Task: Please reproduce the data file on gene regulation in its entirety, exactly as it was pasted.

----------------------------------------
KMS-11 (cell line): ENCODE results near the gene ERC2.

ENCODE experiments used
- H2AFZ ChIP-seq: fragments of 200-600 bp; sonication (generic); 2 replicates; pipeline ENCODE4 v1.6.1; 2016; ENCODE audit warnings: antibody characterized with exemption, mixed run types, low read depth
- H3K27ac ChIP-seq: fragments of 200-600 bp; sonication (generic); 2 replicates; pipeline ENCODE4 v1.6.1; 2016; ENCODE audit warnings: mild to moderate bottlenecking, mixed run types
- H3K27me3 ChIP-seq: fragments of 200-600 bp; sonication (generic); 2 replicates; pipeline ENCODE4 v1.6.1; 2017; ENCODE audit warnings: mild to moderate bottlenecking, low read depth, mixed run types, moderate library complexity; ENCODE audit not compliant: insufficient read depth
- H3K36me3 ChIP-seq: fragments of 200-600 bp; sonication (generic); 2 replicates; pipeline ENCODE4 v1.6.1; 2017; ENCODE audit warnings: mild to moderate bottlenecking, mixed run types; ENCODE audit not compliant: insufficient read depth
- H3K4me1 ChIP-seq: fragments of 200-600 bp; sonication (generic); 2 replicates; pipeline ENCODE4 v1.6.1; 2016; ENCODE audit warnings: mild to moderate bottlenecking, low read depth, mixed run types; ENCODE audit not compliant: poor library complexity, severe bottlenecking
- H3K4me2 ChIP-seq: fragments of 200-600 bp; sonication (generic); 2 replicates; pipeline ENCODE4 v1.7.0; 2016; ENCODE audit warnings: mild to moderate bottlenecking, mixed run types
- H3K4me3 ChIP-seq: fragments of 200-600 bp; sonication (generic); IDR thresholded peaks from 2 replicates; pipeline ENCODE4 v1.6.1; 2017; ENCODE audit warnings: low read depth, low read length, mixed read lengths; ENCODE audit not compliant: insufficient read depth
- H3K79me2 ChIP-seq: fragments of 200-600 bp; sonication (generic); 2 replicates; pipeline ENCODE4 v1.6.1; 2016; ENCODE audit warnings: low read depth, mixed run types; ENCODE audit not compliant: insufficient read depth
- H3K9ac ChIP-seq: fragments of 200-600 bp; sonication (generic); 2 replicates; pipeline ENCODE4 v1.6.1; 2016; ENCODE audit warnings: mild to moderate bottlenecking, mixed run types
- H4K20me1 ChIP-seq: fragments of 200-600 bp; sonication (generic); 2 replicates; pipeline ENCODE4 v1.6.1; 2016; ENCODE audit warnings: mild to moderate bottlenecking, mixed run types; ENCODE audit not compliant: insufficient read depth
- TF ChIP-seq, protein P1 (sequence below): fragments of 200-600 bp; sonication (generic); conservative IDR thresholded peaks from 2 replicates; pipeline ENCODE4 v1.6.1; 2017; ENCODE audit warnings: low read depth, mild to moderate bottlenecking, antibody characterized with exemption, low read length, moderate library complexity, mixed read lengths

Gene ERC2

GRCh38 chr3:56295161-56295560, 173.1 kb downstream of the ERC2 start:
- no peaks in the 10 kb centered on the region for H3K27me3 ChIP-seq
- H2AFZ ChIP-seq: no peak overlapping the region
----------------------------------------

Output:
KMS-11 (cell line): ENCODE results near the gene ERC2.

ENCODE experiments used
- H2AFZ ChIP-seq: fragments of 200-600 bp; sonication (generic); 2 replicates; pipeline ENCODE4 v1.6.1; 2016; ENCODE audit warnings: antibody characterized with exemption, mixed run types, low read depth
- H3K27ac ChIP-seq: fragments of 200-600 bp; sonication (generic); 2 replicates; pipeline ENCODE4 v1.6.1; 2016; ENCODE audit warnings: mild to moderate bottlenecking, mixed run types
- H3K27me3 ChIP-seq: fragments of 200-600 bp; sonication (generic); 2 replicates; pipeline ENCODE4 v1.6.1; 2017; ENCODE audit warnings: mild to moderate bottlenecking, low read depth, mixed run types, moderate library complexity; ENCODE audit not compliant: insufficient read depth
- H3K36me3 ChIP-seq: fragments of 200-600 bp; sonication (generic); 2 replicates; pipeline ENCODE4 v1.6.1; 2017; ENCODE audit warnings: mild to moderate bottlenecking, mixed run types; ENCODE audit not compliant: insufficient read depth
- H3K4me1 ChIP-seq: fragments of 200-600 bp; sonication (generic); 2 replicates; pipeline ENCODE4 v1.6.1; 2016; ENCODE audit warnings: mild to moderate bottlenecking, low read depth, mixed run types; ENCODE audit not compliant: poor library complexity, severe bottlenecking
- H3K4me2 ChIP-seq: fragments of 200-600 bp; sonication (generic); 2 replicates; pipeline ENCODE4 v1.7.0; 2016; ENCODE audit warnings: mild to moderate bottlenecking, mixed run types
- H3K4me3 ChIP-seq: fragments of 200-600 bp; sonication (generic); IDR thresholded peaks from 2 replicates; pipeline ENCODE4 v1.6.1; 2017; ENCODE audit warnings: low read depth, low read length, mixed read lengths; ENCODE audit not compliant: insufficient read depth
- H3K79me2 ChIP-seq: fragments of 200-600 bp; sonication (generic); 2 replicates; pipeline ENCODE4 v1.6.1; 2016; ENCODE audit warnings: low read depth, mixed run types; ENCODE audit not compliant: insufficient read depth
- H3K9ac ChIP-seq: fragments of 200-600 bp; sonication (generic); 2 replicates; pipeline ENCODE4 v1.6.1; 2016; ENCODE audit warnings: mild to moderate bottlenecking, mixed run types
- H4K20me1 ChIP-seq: fragments of 200-600 bp; sonication (generic); 2 replicates; pipeline ENCODE4 v1.6.1; 2016; ENCODE audit warnings: mild to moderate bottlenecking, mixed run types; ENCODE audit not compliant: insufficient read depth
- TF ChIP-seq, protein P1 (sequence below): fragments of 200-600 bp; sonication (generic); conservative IDR thresholded peaks from 2 replicates; pipeline ENCODE4 v1.6.1; 2017; ENCODE audit warnings: low read depth, mild to moderate bottlenecking, antibody characterized with exemption, low read length, moderate library complexity, mixed read lengths

Gene ERC2

GRCh38 chr3:56295161-56295560, 173.1 kb downstream of the ERC2 start:
- no peaks in the 10 kb centered on the region for H3K27me3 ChIP-seq
- H2AFZ ChIP-seq: no peak overlapping the region